SUMMARY: As part of our investigation of fluoride toxicity effects in a group of 80
Swiss albino adult male mice, we examined the mitigating effects of black tea extract
(BTE) on the F-induced enzymatic and non-enzymatic parameters of oxidative stress
in the cerebral hemisphere (CH), cerebellum (CB), and medulla oblongata (MO) of the brains of these mice. Oral administration of 6 and 12 mg NaF/kg bw/day to the mice for 30 days resulted in a significant increase in level of lipid peroxidation (LPO) and dehydroascorbic (DAA) acid as well as a decrease in glutathione (GSH), total
ascorbic acid (TAA), and reduced ascorbic acid. In addition, the activities of the
enzymatic antioxidants catalase (CAT), superoxide dismutase (SOD), glutathione
reductase (GSH-Pr), and glutathione peroxidase (GSH-Px) as well as cholinesterase
(ChE) also decreased. No significant recovery in any of these parameters was
observed upon withdrawal of the NaF treatment for 30 days. However, administration of BTE along with the NaF during the experiment resulted in significant mitigation of all the NaF-induced effects that were examined.
Public-health risks from tea drinking: Fluoride exposure.
Aims: Due to new evidence on fluoride neurotoxicity during early life, this study examined maternal exposure to fluoride through tea consumption in a low-fluoride region and measured fluoride releases from commercially available teas (tea bags and loose teas) to determine the need to limit fluoride exposure. Methods:
Mitigation of sodium fluoride induced toxicity in mice brain by black tea infusion.
SUMMARY: In an extension of previous work on fluoride (F) toxicity in a group of 80 Swiss albino mice, the mitigating effects of polyphenols in black tea on the F-induced increase in glycogen, cholesterol, and total lipids in the cerebral hemisphere (CH), cerebellum (CB), and medulla oblongata (MO) regions of
Amelioration by black tea of sodium fluoride-induced changes in protein content of cerebral hemisphere, cerebellum and medulla oblongata in brain region of mice.
Oral administration of sodium fluoride (NaF, 6 and 12 mg/kg body weight/day) to Swiss strain male albino mice for 30 days caused significant dose-dependant reduction in the content of acidic, basic, neutral, and total protein in cerebral hemisphere, cerebellum and medulla oblongata region of brain. After 30 days of NaF
Non-Endemic Skeletal Fluorosis: Causes And Associated Secondary Hyperparathyroidism (Case Report and Literature Review).
Highlights Fluorocarbon “huffing” is an under-appreciated cause of skeletal fluorosis (SF) We present a SF case with hyperparathyroidism, osteosclerosis, and osteomalacia SF may go undetected due to variation in symptoms, radiology, and biochemistry Dietary calcium, prior bone health, and skeletal F exposure influence SF features SF is common in
Effect of excessive green tea versus fluoride and caffeine on body weight and serum thyroid hormones in male mice
Green tea is a worldwide used beverage rich in fluoride and caffeine. To study the effect of excessive green tea intake versus fluoride and caffeine on body weight and serum thyroid hormones in male mice. Also, to confirm the effect of excessive green tea intake on thyroid gland was due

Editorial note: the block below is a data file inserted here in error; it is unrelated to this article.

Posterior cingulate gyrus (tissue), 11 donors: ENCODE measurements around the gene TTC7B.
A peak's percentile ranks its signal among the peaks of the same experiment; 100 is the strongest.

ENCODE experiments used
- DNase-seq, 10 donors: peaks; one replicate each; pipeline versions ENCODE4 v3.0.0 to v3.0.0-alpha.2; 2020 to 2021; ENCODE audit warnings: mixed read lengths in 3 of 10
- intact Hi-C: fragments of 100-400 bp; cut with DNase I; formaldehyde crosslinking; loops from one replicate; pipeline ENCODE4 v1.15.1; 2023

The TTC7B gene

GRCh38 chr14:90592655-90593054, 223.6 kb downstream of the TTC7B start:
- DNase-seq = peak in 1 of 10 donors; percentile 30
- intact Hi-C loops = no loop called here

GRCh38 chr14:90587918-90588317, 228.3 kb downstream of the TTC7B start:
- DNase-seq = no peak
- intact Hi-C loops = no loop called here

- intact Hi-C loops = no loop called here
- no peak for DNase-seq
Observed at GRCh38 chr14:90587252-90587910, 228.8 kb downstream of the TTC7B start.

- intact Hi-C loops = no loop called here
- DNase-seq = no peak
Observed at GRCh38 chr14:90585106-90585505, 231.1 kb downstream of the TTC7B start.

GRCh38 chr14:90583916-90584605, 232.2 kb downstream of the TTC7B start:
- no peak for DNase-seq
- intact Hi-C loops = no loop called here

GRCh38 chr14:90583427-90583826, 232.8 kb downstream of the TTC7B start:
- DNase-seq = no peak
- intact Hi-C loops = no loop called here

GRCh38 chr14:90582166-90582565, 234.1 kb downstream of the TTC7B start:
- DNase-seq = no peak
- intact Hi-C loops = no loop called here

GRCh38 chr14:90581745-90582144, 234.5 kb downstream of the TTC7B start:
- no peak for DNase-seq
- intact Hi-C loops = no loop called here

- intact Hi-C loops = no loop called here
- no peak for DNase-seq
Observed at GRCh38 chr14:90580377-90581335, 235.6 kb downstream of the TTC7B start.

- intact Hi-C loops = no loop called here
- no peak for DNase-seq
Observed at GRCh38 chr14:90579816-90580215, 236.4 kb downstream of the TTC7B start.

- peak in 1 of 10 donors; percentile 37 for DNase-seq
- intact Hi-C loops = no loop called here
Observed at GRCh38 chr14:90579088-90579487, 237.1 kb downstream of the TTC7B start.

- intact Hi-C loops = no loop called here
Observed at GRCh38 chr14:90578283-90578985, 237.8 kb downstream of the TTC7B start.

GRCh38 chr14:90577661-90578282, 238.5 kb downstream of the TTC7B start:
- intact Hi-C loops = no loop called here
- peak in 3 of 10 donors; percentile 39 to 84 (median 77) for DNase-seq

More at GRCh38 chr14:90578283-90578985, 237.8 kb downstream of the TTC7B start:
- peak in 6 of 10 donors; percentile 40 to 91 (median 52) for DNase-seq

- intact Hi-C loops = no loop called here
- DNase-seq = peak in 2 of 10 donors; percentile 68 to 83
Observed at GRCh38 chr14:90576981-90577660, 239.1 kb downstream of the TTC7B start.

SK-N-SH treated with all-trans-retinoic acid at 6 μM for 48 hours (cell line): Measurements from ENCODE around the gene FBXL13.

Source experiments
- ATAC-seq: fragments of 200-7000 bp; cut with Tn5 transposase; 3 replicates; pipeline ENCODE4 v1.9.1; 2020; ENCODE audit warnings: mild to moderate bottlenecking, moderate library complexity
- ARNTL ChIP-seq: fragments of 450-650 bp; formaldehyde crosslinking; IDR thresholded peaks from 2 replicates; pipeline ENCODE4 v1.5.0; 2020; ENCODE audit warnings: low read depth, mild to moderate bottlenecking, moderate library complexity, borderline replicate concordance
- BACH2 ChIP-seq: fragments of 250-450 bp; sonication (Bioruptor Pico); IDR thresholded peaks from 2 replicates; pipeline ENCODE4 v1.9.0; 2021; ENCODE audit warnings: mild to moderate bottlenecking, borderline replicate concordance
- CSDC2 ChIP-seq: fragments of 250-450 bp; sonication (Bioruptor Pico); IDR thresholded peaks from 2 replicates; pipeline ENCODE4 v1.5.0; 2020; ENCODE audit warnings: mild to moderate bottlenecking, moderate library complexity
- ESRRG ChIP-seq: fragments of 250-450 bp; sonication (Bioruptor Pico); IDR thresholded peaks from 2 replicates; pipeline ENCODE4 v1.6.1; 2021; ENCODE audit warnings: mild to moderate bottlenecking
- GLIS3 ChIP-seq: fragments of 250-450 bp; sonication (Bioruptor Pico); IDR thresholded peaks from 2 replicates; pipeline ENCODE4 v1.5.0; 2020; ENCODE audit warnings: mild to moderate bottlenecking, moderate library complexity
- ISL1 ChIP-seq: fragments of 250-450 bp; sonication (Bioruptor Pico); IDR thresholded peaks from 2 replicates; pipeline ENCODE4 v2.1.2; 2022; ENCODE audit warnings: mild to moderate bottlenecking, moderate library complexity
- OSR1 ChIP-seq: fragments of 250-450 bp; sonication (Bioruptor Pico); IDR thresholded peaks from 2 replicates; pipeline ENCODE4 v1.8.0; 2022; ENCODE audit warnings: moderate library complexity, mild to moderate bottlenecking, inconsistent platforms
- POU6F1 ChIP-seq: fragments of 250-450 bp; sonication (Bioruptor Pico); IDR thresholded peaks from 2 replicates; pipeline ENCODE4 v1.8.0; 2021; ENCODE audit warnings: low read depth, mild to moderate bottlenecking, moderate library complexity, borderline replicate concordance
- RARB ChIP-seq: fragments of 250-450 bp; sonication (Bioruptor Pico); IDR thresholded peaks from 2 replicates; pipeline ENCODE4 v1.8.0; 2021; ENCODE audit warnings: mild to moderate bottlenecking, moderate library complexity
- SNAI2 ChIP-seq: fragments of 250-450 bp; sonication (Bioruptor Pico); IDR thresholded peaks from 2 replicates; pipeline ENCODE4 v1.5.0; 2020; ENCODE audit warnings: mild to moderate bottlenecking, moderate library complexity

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Fluoride's Direct Effects on Brain: Animal Studies
The possibility that fluoride ingestion may impair intelligence and other indices of neurological function is supported by a vast body of animal research, including over 40 studies that have investigated fluoride's effects on brain quality in animals. As discussed by the National Research Council, the studies have consistently demonstrated that fluoride, at widely varying concentrations, is toxic to the brain.
Fluoride: Developmental Neurotoxicity.
Developmental Neurotoxicity There has been a tremendous amount of research done on the association of exposure to fluoride with developmental neurotoxicity. There are over 60 studies reporting reduced IQ in children and several on the impaired learning/memory in animals. And there are studies which link fluoride to Attention Deficit Hyperactivity Disorder. Teaching
Exposure Pathways Linked to Skeletal Fluorosis
Excessive fluoride exposure from any source -- and from all sources combined -- can cause skeletal fluorosis. Some exposure pathways , however, have been specifically identified as placing individuals at risk of skeletal fluorosis. These exposure pathways include: Fluoridated Water for Kidney Patients Excessive Tea Consumption High-Fluoride Well Water Industrial Fluoride Exposure Fluorinated Pharmaceuticals (Voriconazole
Estimated "Threshold" Doses for Skeletal Fluorosis
For over 40 years health authorities stated that in order to develop crippling skeletal fluorosis, one would need to ingest between 20 and 80 mg of fluoride per day for at least 10 or 20 years. This belief, however, which played an instrumental role in shaping current fluoride policies, is now acknowledged by the National Academy of Sciences (NAS) and other US health authorities to be incorrect.
Skeletal Fluorosis in the U.S.
Although there has been a notable absence of systematic studies on skeletal fluorosis in the U.S., the available evidence indicates that the consumption of artificially fluoridated water is likely to cause skeletal fluorosis and other forms of bone disease in people with kidney disease and other vulnerable populations.
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